Vision changes are inevitable as you age, but those changes don’t have to impact your lifestyle in a major way if you stay on top of regular eye care. Know what to expect and when to seek professional help: this is the solution to a lifetime of good vision. But even as you reach your mid-60s and beyond, you should be aware of the warning signs that signal age-related eye health problems that could lead to vision loss.
Keep in mind that many eye diseases have no symptoms early on. You may not feel pain or notice changes in your vision until the condition is very far along. Making good lifestyle choices and getting regular eye exams to detect the signs of disease early will greatly improve your chances of maintaining strong eye health and vision.
The American Optometric Association recommends annual eye examinations for anyone over the age of 60.
Age-Related Vision Problems
Once you turn 60, you could be at risk for any number of eye diseases that could change your vision forever. The good news is, the earlier you can detect these problems and treat them, the better.
Here are some vision disorders to know about:
Age-related macular degeneration (AMD) is an eye disease impacting the macula (the middle of the light-sensitive retina at the back of your eye), causing central vision loss. The macula allows us to see fine detail and colors, so activities like reading, watching TV, driving and recognizing faces all need strong central vision.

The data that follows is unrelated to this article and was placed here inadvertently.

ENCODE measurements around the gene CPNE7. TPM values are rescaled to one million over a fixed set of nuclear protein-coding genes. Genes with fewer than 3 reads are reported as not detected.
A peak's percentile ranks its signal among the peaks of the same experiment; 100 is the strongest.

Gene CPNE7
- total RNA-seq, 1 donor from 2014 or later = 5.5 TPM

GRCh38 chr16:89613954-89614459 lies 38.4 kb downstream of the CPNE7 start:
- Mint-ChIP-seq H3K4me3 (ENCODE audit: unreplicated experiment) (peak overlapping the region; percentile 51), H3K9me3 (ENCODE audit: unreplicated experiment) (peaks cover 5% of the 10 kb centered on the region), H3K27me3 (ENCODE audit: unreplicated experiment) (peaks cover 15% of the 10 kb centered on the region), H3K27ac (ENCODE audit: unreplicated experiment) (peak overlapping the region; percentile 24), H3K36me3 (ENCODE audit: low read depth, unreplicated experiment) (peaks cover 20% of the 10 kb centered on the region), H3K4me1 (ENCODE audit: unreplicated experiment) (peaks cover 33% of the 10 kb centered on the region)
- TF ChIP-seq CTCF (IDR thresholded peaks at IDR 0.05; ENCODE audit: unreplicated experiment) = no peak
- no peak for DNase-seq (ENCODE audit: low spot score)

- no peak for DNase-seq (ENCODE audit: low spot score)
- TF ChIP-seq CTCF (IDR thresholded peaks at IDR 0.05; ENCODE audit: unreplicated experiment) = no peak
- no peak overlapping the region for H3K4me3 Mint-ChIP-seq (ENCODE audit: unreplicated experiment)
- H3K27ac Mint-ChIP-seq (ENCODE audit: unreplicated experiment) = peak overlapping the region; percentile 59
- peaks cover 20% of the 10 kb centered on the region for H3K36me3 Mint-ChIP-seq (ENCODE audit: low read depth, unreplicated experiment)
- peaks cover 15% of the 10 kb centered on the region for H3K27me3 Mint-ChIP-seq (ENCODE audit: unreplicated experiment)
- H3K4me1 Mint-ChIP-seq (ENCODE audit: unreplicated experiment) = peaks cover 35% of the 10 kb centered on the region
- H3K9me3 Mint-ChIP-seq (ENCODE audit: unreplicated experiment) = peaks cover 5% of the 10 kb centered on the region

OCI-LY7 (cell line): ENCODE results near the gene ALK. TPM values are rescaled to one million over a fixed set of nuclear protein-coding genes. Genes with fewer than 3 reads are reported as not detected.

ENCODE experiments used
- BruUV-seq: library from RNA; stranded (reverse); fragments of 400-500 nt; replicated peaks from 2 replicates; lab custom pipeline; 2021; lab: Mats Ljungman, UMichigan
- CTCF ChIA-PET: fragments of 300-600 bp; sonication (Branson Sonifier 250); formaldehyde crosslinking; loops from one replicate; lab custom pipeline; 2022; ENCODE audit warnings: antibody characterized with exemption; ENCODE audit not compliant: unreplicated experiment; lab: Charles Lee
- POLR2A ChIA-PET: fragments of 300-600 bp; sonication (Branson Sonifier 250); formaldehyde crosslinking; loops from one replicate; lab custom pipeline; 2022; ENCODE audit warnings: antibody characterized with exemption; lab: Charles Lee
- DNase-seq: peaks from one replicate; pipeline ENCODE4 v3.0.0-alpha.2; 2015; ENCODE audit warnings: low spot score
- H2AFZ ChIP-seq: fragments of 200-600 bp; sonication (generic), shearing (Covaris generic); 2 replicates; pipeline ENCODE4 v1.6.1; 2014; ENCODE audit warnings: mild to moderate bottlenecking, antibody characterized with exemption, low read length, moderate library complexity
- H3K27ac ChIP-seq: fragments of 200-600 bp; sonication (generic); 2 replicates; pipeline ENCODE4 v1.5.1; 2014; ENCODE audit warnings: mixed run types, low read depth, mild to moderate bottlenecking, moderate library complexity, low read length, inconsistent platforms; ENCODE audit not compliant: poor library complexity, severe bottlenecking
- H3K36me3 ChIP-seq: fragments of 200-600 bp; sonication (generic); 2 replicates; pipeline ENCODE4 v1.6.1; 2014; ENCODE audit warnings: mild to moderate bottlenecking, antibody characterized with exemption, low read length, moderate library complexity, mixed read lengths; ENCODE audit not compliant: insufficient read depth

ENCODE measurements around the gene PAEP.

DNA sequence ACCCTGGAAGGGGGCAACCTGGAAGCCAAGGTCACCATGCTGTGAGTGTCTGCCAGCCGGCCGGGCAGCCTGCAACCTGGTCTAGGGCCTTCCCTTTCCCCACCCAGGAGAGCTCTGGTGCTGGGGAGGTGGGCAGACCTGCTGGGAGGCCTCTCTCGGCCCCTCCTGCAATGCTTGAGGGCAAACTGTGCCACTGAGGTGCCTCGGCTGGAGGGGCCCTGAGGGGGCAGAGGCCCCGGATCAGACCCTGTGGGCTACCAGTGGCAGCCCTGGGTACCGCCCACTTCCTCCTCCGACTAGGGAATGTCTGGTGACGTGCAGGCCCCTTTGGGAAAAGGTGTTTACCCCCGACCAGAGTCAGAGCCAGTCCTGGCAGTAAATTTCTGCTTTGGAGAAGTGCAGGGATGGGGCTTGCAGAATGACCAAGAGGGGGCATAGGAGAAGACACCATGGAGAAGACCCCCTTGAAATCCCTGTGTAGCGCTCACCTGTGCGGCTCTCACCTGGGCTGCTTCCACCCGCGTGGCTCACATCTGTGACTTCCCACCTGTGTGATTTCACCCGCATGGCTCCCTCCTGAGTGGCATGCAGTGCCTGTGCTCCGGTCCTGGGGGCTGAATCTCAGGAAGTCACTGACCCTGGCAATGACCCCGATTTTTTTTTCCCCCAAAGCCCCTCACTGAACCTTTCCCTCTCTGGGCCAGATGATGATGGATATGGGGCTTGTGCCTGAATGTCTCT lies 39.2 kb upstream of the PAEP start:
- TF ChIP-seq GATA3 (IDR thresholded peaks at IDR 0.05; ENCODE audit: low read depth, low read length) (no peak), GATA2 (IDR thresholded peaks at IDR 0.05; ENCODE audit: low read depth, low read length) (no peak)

Cataracts, cloudy or opaque areas in the lens of the eye, can interfere with normal vision. They typically cause blurry vision, decrease contrast sensitivity, dull colors and increase sensitivity to glare.
Diabetic retinopathy, a condition suffered by those with diabetes, results from damage to the blood vessels that bring blood to the retina over a period of time. Those damaged blood vessels can leak blood and other fluids, resulting in swollen retinal tissue and cloudy vision. It normally affects both eyes, and the longer a person has diabetes, the higher the risk for development of diabetic retinopathy. On top of that, the instability of glucose measurements over time can speed up the development or severity of the condition. In the worst case scenarios, blindness can develop.
Dry eye is when you don’t produce enough tears. Tears are necessary to maintain the health of the eye and give you clear vision. Dry eye is very common but can worsen in your senior years.
Glaucoma, a group of eye diseases that results in damage to the optic nerve, can result in vision loss if not treated early. If you have a family history of glaucoma, are African American and are a senior citizen, you have a bigger risk of developing this disease. Glaucoma is usually painless, with no symptoms. But as the years pass, it can cause loss of peripheral vision.
Retinal detachment is when the retina tears or separates from the underlying tissue. This can happen in an instant due to changes in the vitreous fluid that fills the back of your eye. It can also be brought on by trauma to the eye or head, inflammatory eye disorders and diabetes. It can even cause permanent vision loss if not caught right away.
Contact Simon Eye Associates
If you are concerned about any of the above conditions, or it’s time for your yearly exam, contact us today at 302-239-1933.